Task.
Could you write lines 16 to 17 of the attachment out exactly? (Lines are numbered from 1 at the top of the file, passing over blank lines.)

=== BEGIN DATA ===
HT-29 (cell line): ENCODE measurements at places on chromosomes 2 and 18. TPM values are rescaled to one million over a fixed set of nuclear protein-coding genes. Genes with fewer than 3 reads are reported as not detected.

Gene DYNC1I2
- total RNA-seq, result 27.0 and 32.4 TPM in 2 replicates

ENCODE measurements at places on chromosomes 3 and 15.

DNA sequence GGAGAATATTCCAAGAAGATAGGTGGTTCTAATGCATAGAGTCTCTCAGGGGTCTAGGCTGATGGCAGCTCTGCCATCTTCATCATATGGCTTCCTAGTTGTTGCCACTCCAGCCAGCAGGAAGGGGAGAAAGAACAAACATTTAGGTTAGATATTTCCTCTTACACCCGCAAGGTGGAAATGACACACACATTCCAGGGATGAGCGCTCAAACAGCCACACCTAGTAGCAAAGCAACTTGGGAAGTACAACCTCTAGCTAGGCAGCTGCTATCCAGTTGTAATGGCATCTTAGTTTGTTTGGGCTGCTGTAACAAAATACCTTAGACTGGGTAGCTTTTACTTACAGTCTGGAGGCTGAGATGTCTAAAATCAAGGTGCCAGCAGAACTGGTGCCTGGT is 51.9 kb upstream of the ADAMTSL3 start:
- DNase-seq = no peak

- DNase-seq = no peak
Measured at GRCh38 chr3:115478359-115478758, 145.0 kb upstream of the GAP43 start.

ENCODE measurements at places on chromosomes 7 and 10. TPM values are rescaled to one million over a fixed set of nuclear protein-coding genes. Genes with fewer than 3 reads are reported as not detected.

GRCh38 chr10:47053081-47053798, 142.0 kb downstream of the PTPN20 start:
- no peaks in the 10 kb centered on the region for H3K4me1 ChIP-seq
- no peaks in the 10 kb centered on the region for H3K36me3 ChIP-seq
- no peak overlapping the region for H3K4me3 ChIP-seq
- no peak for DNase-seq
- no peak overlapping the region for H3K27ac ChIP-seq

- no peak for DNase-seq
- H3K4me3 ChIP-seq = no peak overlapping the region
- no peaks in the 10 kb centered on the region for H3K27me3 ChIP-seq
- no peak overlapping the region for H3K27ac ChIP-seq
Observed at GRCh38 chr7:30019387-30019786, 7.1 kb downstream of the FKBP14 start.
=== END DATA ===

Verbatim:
- no peak for DNase-seq
- H3K4me3 ChIP-seq = no peak overlapping the region